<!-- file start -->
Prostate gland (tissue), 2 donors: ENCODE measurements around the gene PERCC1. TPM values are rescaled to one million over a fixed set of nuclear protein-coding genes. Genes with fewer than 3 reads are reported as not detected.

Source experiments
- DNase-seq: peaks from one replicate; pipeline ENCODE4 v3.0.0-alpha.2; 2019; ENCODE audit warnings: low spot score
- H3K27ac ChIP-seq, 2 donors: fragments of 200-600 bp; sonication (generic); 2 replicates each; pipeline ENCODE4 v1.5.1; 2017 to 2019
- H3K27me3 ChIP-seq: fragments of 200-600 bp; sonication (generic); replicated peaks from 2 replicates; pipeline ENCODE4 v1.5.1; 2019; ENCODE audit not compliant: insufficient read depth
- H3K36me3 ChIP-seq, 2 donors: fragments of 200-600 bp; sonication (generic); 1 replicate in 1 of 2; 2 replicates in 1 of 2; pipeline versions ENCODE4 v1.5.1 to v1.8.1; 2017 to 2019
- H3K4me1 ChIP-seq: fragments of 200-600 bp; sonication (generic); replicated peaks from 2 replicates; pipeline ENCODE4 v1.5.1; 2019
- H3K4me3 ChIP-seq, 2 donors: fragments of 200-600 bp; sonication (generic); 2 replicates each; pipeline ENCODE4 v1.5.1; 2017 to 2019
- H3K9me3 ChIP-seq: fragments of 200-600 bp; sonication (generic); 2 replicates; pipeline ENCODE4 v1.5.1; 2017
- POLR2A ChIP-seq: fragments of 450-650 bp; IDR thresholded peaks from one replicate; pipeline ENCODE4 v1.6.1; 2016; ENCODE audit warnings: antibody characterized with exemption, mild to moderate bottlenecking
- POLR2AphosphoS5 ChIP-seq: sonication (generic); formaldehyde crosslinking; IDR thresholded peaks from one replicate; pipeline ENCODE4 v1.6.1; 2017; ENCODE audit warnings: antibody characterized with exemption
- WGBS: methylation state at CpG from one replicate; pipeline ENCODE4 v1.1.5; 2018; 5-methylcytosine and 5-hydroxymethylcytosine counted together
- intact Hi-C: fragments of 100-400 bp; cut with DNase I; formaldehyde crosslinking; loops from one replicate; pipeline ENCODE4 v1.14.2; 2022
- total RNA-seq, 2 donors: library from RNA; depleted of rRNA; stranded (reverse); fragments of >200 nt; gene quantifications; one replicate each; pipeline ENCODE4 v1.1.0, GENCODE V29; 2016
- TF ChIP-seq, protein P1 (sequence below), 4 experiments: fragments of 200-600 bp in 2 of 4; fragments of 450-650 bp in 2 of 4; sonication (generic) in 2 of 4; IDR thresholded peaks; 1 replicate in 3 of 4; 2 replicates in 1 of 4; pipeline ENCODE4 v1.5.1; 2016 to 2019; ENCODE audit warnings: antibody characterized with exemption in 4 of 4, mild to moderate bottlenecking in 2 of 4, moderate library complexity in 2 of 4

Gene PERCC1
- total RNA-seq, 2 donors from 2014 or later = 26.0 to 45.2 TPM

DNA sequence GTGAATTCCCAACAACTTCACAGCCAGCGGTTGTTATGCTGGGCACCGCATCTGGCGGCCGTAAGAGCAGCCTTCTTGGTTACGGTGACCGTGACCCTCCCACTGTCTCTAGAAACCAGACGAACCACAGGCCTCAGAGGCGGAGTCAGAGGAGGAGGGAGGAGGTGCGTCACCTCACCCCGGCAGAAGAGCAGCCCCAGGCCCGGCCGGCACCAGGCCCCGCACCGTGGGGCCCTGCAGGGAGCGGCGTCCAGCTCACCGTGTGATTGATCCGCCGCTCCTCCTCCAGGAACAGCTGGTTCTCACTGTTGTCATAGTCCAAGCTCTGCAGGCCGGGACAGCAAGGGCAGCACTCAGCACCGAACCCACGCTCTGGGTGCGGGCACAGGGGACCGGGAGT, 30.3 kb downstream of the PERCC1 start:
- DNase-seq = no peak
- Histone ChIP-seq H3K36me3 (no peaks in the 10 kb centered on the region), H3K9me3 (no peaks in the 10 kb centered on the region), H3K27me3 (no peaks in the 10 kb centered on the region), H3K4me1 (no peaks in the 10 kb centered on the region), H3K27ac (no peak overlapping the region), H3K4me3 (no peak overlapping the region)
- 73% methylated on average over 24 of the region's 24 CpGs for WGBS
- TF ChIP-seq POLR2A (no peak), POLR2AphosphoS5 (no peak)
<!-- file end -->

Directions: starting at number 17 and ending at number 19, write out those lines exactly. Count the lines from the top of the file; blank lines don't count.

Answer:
- total RNA-seq, 2 donors from 2014 or later = 26.0 to 45.2 TPM

DNA sequence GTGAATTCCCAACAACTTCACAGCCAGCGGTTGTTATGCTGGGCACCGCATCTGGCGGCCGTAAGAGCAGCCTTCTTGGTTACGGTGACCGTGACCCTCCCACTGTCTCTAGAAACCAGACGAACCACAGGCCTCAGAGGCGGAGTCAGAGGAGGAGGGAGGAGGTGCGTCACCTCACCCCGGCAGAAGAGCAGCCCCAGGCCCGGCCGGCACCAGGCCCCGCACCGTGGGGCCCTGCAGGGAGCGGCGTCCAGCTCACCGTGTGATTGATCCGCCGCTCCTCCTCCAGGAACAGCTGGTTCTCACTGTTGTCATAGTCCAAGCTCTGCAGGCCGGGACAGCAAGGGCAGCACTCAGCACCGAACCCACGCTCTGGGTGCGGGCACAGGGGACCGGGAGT, 30.3 kb downstream of the PERCC1 start:
- DNase-seq = no peak